Three Guiding lights
Gladys Dillas got hooked on the Girl Guides when she was 6. Technically, she was not supposed to be at that first meeting — to join First Heron Bay Company you had to be 7 — but she stubbornly insisted on following her sisters, Gwen and Helen.
“They weren’t going to leave me behind,” the 89-year-old laughed. “They used to make me sit away from them, but by the time I was old enough to join I knew everything. I think I just felt a calling to be a Girl Guide.”
Eventually, Ms Dillas was joined by her Cedar Hill, Warwick neighbours: Janice Dill, her 88-year-old cousin; and Sharon Simons, 89.
Although they learnt useful skills such as knot tying and first aid, the women still giggle over the mischief they got up to.
“One time we went down to an island in St George’s with [Girl Guide captain Yvonne Blackett] and it poured with rain,” Ms Simons said.
“When you are a young child, you don’t mind. We were running from tent to tent in the pouring rain.”
They stowed the suitcases they carried for their overnight stay in tents, away from the rain; Mrs Blackett’s they put out in the elements.
“We were wicked,” Ms Dillas said. “I thinks she had to sleep in her clothes that night.”
Ms Dill — “a good girl” or “a mouthpiece” depending on whether you believe her recollection of herself as a child or Ms Dillas’s — ratted them out.
Mrs Blackett got her revenge by making them go into the sea in their pyjamas.
But it was all in good fun.
The Purvis Primary School teacher had a strong influence on the cousins, who stayed with her to become Rangers and then Land Rangers in their early 20s.
“Mrs Blackett taught us respect for others,” Ms Simons said. “She taught us about being thrifty and cleanliness. She also taught us self-respect and discipline.”
In the summer of 1953, Girl Guides worldwide travelled to London, England to see the coronation of Queen Elizabeth II, herself a former Girl Guide.
Mrs Blackett asked local Girl Guiding authorities if her company could represent Bermuda. Her requests went ignored.
“It was because of segregation at that time,” Ms Simons said. “When we inquired about going, they didn’t approve of it.”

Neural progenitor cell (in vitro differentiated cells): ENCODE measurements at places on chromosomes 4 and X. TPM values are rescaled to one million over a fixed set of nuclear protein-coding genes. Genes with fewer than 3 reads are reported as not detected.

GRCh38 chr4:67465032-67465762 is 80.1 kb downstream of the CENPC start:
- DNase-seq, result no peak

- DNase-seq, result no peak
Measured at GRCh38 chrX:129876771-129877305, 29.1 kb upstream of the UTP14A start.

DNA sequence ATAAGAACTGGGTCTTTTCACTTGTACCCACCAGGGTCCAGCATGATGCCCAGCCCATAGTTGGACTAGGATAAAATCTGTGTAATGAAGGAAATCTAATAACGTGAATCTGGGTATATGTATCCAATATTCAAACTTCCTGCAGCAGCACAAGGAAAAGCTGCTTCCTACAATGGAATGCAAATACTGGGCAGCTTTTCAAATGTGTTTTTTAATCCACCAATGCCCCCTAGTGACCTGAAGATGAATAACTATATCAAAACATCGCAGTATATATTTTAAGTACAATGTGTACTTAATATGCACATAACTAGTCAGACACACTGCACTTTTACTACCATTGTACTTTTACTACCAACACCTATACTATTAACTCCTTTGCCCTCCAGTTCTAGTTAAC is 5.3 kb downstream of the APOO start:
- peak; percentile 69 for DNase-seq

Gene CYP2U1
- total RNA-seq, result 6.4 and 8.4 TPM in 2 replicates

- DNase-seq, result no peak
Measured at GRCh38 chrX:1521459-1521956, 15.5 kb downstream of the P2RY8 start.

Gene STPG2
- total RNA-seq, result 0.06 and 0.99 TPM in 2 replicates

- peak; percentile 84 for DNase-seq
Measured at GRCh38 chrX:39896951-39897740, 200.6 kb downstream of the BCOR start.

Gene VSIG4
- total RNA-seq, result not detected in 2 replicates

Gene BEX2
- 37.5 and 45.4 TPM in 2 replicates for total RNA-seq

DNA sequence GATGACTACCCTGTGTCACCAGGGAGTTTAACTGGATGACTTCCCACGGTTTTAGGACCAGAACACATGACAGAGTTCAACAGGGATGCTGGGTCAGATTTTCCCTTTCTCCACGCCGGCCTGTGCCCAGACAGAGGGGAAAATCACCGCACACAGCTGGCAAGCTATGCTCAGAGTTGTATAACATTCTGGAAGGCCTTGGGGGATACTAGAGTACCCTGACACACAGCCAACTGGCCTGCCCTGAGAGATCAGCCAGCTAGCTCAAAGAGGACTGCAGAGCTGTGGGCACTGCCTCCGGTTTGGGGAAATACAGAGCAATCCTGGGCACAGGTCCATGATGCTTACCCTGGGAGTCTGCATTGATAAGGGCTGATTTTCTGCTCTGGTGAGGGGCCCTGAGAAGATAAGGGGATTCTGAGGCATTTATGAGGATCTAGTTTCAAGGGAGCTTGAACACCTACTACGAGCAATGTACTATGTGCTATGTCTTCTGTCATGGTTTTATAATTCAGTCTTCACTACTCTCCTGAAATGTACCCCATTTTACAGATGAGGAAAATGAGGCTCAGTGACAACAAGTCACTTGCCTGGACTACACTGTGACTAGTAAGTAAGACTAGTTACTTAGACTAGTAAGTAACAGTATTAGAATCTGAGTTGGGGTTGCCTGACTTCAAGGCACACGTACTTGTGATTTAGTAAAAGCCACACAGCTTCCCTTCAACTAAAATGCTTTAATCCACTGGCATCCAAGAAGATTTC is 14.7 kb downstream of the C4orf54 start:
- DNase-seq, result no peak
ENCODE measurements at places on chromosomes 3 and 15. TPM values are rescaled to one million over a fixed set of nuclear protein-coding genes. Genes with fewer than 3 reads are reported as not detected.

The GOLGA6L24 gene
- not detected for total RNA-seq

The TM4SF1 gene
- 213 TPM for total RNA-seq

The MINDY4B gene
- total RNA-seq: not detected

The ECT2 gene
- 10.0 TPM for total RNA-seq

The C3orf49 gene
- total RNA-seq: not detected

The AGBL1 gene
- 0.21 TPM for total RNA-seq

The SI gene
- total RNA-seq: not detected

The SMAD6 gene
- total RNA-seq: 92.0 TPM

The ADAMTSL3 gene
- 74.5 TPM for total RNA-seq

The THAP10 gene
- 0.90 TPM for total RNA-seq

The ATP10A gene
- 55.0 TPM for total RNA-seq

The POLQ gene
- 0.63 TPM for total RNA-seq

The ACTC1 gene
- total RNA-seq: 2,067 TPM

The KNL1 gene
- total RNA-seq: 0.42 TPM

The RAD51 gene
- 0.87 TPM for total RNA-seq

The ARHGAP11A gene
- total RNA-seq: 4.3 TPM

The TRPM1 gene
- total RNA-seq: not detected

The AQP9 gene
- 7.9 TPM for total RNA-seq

Mrs Blackett then bypassed the officials and wrote directly to London for permission. She got it.
“So we weren’t enrolled through Bermuda,” Ms Dillas said. “Mrs Blackett knew everything in life. When it came to segregation, it didn’t mean a thing to her. What she wanted she got. She fought for us.”
The women travelled to England with Mrs Blackett and the late Edith Godwin, another girl in their company, by way of New York. There, they spent a few days on Long Island with Mrs Blackett’s sister.
“It was my first trip away,” Ms Simons said. “It was my first time eating pizza and my first visit to Radio City Music Hall.”
They left for England on a converted war ship, The Georgic.
“When we went up, it was an open ship,” she said. “We had access to everything. When we came back to Bermuda on the Queen Elizabeth, everything was locked. It was the class of ship.”
In London, they camped with other Girl Guides on the grounds of Hampton Court Palace. It was very cold at night, so the Bermuda girls and a group of Canadians snuck away and slept in the straw in a nearby barn.
The night before the coronation, they moved to an old brewer’s hall.
“It was a huge hall,” Ms Simons said. “All you could smell when you got in there was beer. We bedded down. During the night, Girl Guides were coming from all over. There was one group from Jamaica who had to find their way in the dark.”
On June 2, Coronation Day, they were given a space on the sidewalk near Westminster Abbey, where the Queen was crowned.
“Mrs Blackett got so cold a policeman had to take off his coat and put it around her,” Ms Simons said.
They were fascinated by all the lords and ladies who came out for the event.
Ms Dillas fell in love with a guard’s hat and, unsuccessfully, tried to talk him out of it. “I asked him if I could have it,” she said. “I said, ‘I’ll pay you for it’. I love a hat. Everyone was singing.”
For Ms Simons, the best part was seeing the Queen go by in her golden coach.
“They had loud speakers, so you could hear what was going on,” she said. “After everything was finished, there were thousands and thousands of people in the street. Everyone was just walking towards the palace.”
People started chanting: “We want the Queen!” The Bermuda girls joined in.
“She appeared briefly on the balcony and gave a wave,” Ms Simons said.
After the coronation, the girls toured Europe, seeing snow for the first time in the Swiss Alps.
When they returned to Bermuda, Ms Dill worked in the post office for many years. Ms Simons became a teacher, and Ms Dillas a traffic warden.
“I used to ride a cycle,” she said. “I had the record for giving out the most tickets.”
She even gave Ms Simons a ticket, once. “I loved my job,” she said.
In 1955, Ms Dill became leader of the First Heron Bay Rangers and was later a Brownie trainer.
Mrs Blackett also led a Girl Guide company — at Cedar Hill — for 55 years. Sometimes she used the same “punishment” Mrs Blackett had used when her girls were naughty: a swim in their pyjamas.
“I just help to test the girls now, but my heart is there,” she said.
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